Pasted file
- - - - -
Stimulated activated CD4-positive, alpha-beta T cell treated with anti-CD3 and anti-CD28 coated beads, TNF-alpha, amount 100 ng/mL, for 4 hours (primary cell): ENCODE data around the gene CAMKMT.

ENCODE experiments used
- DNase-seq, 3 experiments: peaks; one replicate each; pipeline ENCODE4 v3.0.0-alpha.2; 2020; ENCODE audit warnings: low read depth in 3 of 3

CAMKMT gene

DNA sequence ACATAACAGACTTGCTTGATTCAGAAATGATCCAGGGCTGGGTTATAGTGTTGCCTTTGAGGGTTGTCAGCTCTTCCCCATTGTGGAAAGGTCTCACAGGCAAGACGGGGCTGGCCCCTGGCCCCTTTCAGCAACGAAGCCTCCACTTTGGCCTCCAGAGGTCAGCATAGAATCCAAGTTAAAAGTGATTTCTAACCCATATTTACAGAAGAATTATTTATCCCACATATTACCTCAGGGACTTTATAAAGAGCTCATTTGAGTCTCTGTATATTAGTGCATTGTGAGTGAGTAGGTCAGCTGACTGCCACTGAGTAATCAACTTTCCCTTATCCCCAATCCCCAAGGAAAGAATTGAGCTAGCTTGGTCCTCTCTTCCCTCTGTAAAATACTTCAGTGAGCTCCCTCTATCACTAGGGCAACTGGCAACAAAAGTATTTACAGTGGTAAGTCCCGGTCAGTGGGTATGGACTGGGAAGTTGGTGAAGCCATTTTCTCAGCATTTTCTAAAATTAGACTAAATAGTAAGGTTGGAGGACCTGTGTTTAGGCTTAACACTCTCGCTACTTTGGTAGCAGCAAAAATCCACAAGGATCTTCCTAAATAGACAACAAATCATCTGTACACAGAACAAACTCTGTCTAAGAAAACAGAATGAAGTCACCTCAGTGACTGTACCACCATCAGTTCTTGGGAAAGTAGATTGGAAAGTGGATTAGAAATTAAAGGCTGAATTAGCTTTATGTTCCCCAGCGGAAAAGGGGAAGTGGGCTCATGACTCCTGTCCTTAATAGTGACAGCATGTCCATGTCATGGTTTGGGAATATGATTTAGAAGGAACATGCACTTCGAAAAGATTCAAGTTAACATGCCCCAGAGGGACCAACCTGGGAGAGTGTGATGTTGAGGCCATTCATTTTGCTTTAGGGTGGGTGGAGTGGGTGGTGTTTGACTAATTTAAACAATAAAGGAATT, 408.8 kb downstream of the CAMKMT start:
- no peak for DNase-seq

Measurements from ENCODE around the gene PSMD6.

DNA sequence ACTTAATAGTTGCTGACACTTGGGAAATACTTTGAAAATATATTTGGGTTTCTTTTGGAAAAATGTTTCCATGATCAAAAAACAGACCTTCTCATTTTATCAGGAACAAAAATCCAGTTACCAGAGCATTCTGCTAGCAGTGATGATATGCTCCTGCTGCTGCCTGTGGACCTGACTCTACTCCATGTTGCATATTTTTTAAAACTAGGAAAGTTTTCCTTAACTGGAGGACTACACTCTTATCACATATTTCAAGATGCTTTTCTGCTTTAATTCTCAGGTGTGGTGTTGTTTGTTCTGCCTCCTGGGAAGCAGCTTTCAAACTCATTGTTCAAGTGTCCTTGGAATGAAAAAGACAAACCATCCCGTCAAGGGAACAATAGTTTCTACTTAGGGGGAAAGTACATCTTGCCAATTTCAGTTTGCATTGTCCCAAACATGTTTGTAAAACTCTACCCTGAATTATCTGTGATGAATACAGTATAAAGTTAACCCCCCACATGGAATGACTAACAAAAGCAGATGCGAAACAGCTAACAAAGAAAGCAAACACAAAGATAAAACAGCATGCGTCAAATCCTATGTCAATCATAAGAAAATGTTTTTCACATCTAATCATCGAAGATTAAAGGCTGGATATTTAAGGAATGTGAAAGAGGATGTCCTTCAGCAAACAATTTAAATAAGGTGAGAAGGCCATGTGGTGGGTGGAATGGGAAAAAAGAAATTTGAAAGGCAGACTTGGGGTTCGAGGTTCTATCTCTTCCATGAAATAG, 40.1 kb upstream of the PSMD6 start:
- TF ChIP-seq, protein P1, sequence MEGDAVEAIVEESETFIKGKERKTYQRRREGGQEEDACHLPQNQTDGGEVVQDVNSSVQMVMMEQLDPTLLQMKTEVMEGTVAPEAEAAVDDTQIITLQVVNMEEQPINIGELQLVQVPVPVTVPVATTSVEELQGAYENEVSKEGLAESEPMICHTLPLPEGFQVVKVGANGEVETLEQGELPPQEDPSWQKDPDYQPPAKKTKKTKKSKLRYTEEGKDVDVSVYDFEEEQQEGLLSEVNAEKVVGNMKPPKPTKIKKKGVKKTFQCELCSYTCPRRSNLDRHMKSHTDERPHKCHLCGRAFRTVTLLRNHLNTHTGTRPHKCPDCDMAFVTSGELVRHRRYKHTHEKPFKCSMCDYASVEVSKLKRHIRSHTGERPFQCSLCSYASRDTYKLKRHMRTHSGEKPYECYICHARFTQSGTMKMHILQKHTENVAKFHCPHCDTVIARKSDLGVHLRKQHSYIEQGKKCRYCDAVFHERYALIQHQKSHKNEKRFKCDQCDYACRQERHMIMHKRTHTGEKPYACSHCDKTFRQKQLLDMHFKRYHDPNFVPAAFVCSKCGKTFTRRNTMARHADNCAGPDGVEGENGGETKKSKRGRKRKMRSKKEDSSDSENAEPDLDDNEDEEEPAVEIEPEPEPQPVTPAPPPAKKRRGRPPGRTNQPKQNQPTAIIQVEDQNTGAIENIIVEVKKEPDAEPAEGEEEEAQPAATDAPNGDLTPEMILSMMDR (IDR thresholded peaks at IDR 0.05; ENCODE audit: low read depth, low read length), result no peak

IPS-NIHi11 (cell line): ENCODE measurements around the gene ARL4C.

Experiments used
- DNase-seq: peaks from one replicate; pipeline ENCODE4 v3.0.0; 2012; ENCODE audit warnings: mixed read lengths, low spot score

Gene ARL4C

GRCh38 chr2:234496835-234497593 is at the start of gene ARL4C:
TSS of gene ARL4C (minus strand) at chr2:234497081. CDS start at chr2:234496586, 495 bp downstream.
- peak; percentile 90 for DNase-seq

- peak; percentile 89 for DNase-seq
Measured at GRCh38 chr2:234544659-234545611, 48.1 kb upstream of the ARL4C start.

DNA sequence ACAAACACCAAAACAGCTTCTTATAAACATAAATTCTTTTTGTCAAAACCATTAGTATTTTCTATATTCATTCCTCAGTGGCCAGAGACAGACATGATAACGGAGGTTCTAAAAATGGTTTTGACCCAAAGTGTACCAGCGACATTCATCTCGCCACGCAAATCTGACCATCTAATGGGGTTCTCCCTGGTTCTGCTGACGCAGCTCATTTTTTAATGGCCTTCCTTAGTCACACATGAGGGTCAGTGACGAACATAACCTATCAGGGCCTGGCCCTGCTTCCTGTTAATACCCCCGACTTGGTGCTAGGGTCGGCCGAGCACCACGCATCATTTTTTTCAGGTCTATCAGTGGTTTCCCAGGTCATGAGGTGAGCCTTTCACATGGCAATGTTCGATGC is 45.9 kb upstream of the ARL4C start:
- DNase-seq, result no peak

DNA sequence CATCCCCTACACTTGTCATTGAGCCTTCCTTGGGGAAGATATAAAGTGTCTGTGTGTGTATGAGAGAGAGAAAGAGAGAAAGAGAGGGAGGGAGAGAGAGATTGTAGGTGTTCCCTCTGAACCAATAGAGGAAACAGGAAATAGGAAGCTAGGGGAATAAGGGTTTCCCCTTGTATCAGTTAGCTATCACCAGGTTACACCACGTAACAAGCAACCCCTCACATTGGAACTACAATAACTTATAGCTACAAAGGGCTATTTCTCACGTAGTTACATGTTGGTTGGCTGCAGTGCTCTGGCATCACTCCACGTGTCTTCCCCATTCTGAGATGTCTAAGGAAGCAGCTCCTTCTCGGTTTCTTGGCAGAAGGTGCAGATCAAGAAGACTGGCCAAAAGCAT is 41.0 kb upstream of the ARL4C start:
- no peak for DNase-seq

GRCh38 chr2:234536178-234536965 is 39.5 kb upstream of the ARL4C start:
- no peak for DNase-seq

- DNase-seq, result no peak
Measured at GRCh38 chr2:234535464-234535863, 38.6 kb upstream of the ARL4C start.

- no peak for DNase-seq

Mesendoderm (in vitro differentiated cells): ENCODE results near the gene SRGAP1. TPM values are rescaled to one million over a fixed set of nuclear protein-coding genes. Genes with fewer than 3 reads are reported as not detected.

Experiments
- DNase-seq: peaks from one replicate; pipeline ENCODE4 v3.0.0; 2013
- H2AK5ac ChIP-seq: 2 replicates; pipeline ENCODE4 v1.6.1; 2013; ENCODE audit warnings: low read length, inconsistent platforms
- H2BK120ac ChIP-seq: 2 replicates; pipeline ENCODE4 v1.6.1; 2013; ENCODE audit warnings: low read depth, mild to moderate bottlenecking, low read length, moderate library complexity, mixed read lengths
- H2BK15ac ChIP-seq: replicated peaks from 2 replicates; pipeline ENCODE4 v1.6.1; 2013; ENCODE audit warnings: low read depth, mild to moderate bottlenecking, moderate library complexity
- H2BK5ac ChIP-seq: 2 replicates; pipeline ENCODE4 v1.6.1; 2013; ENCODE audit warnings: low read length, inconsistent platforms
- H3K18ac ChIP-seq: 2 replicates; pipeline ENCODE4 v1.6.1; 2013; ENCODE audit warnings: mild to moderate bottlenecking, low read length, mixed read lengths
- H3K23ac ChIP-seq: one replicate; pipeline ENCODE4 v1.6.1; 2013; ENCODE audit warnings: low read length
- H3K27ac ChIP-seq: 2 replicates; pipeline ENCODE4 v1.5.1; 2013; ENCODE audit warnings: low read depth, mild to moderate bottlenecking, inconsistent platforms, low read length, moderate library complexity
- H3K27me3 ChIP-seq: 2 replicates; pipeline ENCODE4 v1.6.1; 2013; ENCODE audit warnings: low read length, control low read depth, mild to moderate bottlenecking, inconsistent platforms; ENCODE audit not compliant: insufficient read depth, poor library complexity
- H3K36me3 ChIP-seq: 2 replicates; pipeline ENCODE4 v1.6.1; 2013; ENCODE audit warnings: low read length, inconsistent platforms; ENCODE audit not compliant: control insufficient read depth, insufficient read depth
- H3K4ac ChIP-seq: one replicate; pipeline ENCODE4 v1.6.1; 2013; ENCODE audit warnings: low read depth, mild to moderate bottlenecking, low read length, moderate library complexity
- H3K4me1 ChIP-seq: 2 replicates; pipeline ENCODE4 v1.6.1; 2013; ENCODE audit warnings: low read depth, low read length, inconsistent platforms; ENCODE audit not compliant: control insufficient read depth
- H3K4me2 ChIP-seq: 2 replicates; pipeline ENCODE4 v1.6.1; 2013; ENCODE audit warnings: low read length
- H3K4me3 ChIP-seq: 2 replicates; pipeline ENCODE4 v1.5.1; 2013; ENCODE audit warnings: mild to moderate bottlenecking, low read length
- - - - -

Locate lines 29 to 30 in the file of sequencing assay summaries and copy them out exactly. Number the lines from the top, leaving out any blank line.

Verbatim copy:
Experiments
- DNase-seq: peaks from one replicate; pipeline ENCODE4 v3.0.0; 2013